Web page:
Tickets went to the delivery warehouse last night, with the only real changes of note being 6 registrations being canceled in NW-OH, leaving 54 outstanding. There were no deliveries of Chicago wheat overnight, supporting the H/K overnight. There were only 134 deliveries in KC wheat despite there being 450 registrations outstanding. Doesn’t look like strong commercial participation on either side. There were also zero Minneapolis wheat deliveries despite there being 1,281 registrations outstanding. Soybean deliveries tallied 101 with no major commercial participation on either side. Soymeal saw nine deliveries, while soy oil saw 1,786 deliveries with around 1700 fresh registrations last night by Bunge and AGP. Corn deliveries totaled 25 registrations out of a possible 724 with little major commercial participation. Would characterize the entire first notice day as lighter than expected in terms of the number of deliveries relative to what was expected as recently as yesterday.
Obviously the focus has been on South America and the oilseed complex, but outside of the US and the strength in KC wheat, global wheat prices are also appreciating. The Platts Black Sea Wheat settled contract rallied as high as $204.00/MT on Monday before setting back to $200.75/MT yesterday. This compares with $187.00/MT on January 2nd, a rally of 46c/bu, which compares with 56c/bu for March KC wheat over the same time frame. The Platts Australian Wheat FOB contract closed yesterday at $239.25/MT vs. $229.75/MT on Jan 2, a rally of 25c/bu. Paris Milling Wheat basis the May contract is trading at €166/MT this morning vs. €162.75/MT on Jan 2, but the contract sold all the way off to €157.75/MT on Jan 16. This has been a rally of 27c from the lows.
While still on wheat, obviously the declining conditions in most HRW states has analysts chopping yields and harvested acreage. Conditions and yields enjoyed an impressive rebound last year with late March and April rains, but both are starting from a lower bar this year it seems. We had been using a harvested acreage percentage in our balance sheet of 77%, which was mostly just a 5-7 year average. Last night, we dropped this percentage to 72%, which would still be above 2013/14 at 68.7%, a year which many are comparing 18/19 to. In addition, we also lowered our HRW yield to 37bpa from 38bpa, which would be a decline of 10.8% from last year. Once again, this is not extreme when compared to some of the declines witnessed in recent history. The drop from 2016/17’s record to 2017/18 was 16.1%, while the drop from 2010/11 to 2011/12 was 13.61%. This produces a total HRW crop of 614mbu, which we would call a worst case scenario at present. Our bias is much higher if the weather outlook changes in March. Even with total supplies dropping 230mbu from the year before, one can make the argument large demand cuts are needed. We have exports down 70mbu to 325mbu, while total domestic demand of 430mbu would be down 27mbu. This leaves carryout at 359mbu vs. 494mbu this year, but not a whole lot lower than the 5-yr average of 401mbu. It would remain well above the 237-295mbu witnessed in 2013/14-2014/15.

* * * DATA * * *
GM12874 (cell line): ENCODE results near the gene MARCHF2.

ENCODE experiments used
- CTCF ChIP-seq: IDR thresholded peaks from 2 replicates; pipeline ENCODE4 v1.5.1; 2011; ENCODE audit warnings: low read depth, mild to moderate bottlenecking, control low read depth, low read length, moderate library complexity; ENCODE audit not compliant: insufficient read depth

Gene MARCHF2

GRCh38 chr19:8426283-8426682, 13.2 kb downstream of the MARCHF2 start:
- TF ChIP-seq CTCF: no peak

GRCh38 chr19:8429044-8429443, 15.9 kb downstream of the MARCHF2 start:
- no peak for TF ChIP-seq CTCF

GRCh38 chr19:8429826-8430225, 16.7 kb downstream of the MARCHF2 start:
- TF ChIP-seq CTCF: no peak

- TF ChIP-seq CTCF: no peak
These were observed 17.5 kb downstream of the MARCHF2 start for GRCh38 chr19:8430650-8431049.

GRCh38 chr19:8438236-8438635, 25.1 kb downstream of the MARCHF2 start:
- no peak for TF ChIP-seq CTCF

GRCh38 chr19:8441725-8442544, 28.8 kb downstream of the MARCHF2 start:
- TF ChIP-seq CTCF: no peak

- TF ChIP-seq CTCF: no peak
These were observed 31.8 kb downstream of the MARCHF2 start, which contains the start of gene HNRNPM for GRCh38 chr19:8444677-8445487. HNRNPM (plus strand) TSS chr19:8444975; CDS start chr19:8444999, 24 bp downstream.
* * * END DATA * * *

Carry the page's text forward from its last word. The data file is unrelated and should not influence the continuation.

Bottom Line: The path of least resistance is up, and there isn’t much use in fighting the trend at the moment. Having said that, today is month end, and markets have obviously priced in something with respect to South American soybean crops and US-HRW crops. One needs to ask themselves if these rallies can be maintained from now until the key growing weather in the United States which is still 4-5 months away. A correction is more than likely, it is just a matter of timing. With $4.00 December corn, $10.30 November soybeans and $5.30 July HRW, producers need to be looking hard at risk management in one form or another. There are many, many ways to reward the rally, protect downside and retain the ability to participate without taking on undue risk.
Good Luck Today.